Do you recommend, as my regular hardware store owner does, preserving gutters with a 50/50 mix of raw (not boiled) linseed oil and paint thinner – or do you recommend something better? I always thought Cuprinol was the best.
We no longer use the traditional linseed oil and turpentine mix, since it has been scientifically demonstrated to support the growth of mold and mildew which can lead to fungal decay and insect attack. It’s like putting “frosting on the cake” for the critters that eat wood. The turpentine in the traditional mix is somewhat poisonous, but substituting paint thinner would be like adding vanilla flavoring to the frosting.
There is a class of products called water repellant preservatives that make a better gutter treatment. Oils or waxes in these products help keep liquid water out of the wood, yet allow water that does get in to pass back out as vapor. This is exactly the water handling function you want for gutter troughs. Chemicals act as preservatives to limit the growth of mold and mildew at the surface.
Cuprinol is a brand name under which several exterior wood finish products are marketed. I just called Cuprinol technical support to learn the product has been canceled in the United States this past year, some may still be available in the supply lines. Any product that is described as a “water repellant preservative” would be OK to use in gutter troughs. Other common water repellant preservative products are Chevron Shingle Oil and Thompson’s Ultra Wood Sealer.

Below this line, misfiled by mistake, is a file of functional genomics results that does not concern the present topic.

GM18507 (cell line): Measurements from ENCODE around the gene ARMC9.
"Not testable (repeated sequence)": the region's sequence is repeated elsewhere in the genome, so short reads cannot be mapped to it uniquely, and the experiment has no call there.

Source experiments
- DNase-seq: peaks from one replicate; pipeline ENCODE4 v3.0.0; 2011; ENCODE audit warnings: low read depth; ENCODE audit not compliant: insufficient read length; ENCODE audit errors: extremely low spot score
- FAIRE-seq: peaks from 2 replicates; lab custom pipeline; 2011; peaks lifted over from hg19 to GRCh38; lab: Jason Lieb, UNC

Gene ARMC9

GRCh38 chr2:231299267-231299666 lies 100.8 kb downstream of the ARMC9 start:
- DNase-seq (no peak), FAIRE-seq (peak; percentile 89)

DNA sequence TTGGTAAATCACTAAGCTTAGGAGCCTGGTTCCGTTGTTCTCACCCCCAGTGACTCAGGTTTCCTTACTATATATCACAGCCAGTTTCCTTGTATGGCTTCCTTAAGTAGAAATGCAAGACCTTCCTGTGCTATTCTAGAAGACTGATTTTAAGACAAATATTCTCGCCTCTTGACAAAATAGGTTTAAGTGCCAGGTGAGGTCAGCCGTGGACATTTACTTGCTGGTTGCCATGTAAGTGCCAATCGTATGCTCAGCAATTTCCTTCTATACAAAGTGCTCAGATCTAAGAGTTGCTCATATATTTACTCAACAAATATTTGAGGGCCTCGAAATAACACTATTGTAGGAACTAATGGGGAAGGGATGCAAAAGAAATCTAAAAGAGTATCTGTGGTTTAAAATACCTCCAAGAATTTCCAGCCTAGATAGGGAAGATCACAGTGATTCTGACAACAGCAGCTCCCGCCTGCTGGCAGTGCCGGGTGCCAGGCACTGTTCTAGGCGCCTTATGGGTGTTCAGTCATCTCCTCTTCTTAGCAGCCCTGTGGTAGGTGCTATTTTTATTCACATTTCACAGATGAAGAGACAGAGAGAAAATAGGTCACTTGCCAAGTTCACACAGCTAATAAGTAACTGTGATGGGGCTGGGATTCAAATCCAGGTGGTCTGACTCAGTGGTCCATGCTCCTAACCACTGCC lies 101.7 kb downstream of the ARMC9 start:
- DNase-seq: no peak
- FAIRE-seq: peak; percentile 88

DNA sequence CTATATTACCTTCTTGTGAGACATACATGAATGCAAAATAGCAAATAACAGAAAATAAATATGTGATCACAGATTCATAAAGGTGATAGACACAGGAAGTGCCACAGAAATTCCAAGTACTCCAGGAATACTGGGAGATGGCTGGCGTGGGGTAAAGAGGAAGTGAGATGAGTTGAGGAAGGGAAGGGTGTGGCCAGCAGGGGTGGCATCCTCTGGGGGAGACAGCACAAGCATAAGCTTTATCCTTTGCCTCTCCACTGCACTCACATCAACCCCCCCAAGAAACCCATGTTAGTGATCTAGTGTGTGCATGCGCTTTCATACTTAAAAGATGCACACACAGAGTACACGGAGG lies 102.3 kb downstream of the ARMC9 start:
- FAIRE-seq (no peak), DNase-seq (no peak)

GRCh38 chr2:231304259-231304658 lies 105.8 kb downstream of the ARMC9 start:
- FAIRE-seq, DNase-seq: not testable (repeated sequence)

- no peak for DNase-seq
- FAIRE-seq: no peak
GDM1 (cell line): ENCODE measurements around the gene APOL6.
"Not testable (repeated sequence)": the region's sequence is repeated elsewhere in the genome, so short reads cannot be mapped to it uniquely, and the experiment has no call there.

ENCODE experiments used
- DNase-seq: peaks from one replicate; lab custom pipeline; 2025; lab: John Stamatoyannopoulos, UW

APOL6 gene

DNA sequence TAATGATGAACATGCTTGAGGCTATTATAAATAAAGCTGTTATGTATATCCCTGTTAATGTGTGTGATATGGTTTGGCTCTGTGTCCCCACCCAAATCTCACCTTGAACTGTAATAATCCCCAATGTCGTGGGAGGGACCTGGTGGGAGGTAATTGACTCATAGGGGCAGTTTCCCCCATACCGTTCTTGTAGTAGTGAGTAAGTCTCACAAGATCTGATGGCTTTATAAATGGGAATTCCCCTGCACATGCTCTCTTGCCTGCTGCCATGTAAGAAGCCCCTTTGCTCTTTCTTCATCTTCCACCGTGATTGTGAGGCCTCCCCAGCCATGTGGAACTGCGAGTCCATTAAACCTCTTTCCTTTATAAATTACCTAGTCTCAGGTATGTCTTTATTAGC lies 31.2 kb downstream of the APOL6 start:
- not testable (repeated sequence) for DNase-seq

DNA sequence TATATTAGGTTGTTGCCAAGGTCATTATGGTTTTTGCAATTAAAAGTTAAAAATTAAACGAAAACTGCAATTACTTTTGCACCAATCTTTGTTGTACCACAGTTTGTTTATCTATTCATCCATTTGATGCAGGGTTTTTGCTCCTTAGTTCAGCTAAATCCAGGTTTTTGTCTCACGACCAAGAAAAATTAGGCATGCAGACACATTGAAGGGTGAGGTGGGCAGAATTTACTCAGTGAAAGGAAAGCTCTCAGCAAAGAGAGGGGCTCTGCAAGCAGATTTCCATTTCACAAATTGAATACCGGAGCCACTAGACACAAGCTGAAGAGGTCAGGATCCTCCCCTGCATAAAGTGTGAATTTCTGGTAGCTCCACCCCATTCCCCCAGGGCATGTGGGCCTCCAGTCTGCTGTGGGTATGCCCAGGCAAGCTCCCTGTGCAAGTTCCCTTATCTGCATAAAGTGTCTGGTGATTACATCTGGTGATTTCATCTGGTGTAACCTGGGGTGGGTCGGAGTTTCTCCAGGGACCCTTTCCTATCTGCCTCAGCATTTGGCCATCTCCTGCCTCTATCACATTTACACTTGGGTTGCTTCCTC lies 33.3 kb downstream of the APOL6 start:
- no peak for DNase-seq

Years ago we got tired of trying to keep up with the paint industry manufacturers’ constant changing of products and buying each other out and discontinuing products. So, we now make our own water repellant preservative according to the Forest Products Laboratory document, “W.P.R.: Water Repellants and Water Repellant Preservatives.” It contains a recipe and method for making your own gutter treatment solution.
“A WR or WRP is a solution that gives wood the ability to repel liquid water, such as rain and dew. They do this because they contain a wax like substance. By repelling water, they resist decay and stain by denying fungi that cause these conditions the moisture they need to live. A WR or WRP also reduces water damage to the wood, such as the excessive swelling and shrinking that leads to cracking and warping.” –W.P.R.
We substitute oil-based alkyd resin varnish or oil-based alkyd resin pre-treatment (such as Penetrol) for the boiled linseed oil.
Remember to clean your wood gutters twice a year and treat them with a water repellant preservative every two or three years.
Get the Forest Products Laboratory’s “Water Repellants and Water Repellant Preservatives” document on the internet at:
John Leeke is a preservation consultant who helps homeowners, contractors and architects understand and maintain their historic buildings. You can contact him at 26 Higgins St., Portland, Maine, 04103; or by E-mail: johnleeke@HistoricHomeWorks.com; or log onto his website at: www.HistoricHomeWorks.com
© John Leeke